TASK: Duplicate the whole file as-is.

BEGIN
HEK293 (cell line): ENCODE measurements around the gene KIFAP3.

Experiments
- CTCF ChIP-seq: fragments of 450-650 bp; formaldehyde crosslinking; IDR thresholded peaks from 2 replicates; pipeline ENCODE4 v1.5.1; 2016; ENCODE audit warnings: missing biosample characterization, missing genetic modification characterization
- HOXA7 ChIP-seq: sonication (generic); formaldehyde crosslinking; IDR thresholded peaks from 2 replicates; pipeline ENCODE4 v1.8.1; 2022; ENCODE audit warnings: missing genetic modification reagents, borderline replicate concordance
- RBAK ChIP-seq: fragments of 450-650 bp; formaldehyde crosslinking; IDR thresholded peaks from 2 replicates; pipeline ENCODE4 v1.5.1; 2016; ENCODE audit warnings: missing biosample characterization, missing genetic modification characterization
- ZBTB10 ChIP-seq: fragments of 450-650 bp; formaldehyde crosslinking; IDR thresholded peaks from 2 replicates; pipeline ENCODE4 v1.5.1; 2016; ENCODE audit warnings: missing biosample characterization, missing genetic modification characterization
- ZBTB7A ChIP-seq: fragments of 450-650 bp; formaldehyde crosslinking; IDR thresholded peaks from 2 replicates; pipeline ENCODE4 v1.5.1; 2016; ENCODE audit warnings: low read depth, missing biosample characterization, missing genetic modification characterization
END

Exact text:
HEK293 (cell line): ENCODE measurements around the gene KIFAP3.

Experiments
- CTCF ChIP-seq: fragments of 450-650 bp; formaldehyde crosslinking; IDR thresholded peaks from 2 replicates; pipeline ENCODE4 v1.5.1; 2016; ENCODE audit warnings: missing biosample characterization, missing genetic modification characterization
- HOXA7 ChIP-seq: sonication (generic); formaldehyde crosslinking; IDR thresholded peaks from 2 replicates; pipeline ENCODE4 v1.8.1; 2022; ENCODE audit warnings: missing genetic modification reagents, borderline replicate concordance
- RBAK ChIP-seq: fragments of 450-650 bp; formaldehyde crosslinking; IDR thresholded peaks from 2 replicates; pipeline ENCODE4 v1.5.1; 2016; ENCODE audit warnings: missing biosample characterization, missing genetic modification characterization
- ZBTB10 ChIP-seq: fragments of 450-650 bp; formaldehyde crosslinking; IDR thresholded peaks from 2 replicates; pipeline ENCODE4 v1.5.1; 2016; ENCODE audit warnings: missing biosample characterization, missing genetic modification characterization
- ZBTB7A ChIP-seq: fragments of 450-650 bp; formaldehyde crosslinking; IDR thresholded peaks from 2 replicates; pipeline ENCODE4 v1.5.1; 2016; ENCODE audit warnings: low read depth, missing biosample characterization, missing genetic modification characterization